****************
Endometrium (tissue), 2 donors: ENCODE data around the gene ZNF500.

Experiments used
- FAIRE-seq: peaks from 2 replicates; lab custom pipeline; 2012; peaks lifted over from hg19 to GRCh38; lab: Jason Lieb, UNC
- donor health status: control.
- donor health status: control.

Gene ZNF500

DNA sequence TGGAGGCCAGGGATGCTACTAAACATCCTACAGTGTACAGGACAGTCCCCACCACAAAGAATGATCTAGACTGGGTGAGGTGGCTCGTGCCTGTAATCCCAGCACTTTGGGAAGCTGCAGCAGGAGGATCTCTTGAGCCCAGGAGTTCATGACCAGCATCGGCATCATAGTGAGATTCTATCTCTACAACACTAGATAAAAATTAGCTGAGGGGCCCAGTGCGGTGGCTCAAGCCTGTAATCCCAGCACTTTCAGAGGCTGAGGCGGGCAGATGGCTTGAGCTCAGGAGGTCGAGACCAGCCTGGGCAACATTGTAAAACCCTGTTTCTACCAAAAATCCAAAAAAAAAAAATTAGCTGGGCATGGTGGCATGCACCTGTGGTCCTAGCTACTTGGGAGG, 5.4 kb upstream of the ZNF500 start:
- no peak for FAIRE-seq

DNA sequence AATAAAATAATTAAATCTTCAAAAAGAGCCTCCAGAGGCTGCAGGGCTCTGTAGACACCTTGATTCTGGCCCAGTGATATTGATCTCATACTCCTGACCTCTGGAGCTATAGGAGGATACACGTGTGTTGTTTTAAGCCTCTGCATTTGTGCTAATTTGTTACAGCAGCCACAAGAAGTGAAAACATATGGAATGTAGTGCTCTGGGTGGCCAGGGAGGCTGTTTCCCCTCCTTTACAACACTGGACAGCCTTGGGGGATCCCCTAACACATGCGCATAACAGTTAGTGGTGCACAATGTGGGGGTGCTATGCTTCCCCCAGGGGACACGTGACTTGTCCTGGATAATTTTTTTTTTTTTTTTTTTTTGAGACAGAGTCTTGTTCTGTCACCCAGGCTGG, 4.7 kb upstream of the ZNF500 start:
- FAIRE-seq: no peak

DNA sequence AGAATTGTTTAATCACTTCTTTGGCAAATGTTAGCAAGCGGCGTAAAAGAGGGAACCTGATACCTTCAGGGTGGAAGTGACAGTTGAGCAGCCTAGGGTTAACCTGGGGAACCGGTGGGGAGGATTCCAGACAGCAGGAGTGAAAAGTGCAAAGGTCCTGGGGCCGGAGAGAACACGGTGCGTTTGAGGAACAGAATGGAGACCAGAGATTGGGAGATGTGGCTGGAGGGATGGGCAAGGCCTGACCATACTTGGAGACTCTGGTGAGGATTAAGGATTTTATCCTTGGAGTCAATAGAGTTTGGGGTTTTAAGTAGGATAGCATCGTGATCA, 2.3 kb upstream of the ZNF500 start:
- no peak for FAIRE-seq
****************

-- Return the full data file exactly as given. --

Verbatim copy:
Endometrium (tissue), 2 donors: ENCODE data around the gene ZNF500.

Experiments used
- FAIRE-seq: peaks from 2 replicates; lab custom pipeline; 2012; peaks lifted over from hg19 to GRCh38; lab: Jason Lieb, UNC
- donor health status: control.
- donor health status: control.

Gene ZNF500

DNA sequence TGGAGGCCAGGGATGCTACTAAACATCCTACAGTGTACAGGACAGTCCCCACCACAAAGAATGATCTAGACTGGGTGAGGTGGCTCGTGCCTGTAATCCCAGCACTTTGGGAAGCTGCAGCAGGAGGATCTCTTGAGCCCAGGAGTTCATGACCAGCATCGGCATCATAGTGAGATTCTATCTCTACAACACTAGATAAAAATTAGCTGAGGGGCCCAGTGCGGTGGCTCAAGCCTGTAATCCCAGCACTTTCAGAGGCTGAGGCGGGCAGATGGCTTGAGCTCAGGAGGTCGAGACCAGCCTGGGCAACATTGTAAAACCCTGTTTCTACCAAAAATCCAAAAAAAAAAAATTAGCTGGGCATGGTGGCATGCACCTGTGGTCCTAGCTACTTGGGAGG, 5.4 kb upstream of the ZNF500 start:
- no peak for FAIRE-seq

DNA sequence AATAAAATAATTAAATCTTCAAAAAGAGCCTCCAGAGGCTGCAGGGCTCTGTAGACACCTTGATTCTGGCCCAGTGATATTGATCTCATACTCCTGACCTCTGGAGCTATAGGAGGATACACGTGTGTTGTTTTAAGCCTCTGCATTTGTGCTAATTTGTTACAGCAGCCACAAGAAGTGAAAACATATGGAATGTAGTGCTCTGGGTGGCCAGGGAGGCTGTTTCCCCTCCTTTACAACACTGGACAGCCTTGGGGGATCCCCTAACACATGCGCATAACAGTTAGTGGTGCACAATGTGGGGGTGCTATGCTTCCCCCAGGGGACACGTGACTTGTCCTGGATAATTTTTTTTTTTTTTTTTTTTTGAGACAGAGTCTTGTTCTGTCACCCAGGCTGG, 4.7 kb upstream of the ZNF500 start:
- FAIRE-seq: no peak

DNA sequence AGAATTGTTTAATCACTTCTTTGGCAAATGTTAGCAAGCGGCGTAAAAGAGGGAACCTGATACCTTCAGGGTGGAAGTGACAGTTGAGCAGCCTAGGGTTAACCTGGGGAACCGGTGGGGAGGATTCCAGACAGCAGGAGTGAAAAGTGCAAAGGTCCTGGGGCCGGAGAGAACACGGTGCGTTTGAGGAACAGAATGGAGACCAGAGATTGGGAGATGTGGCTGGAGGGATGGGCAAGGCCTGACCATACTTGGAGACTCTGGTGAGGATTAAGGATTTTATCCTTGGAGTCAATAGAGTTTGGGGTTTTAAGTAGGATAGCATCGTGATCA, 2.3 kb upstream of the ZNF500 start:
- no peak for FAIRE-seq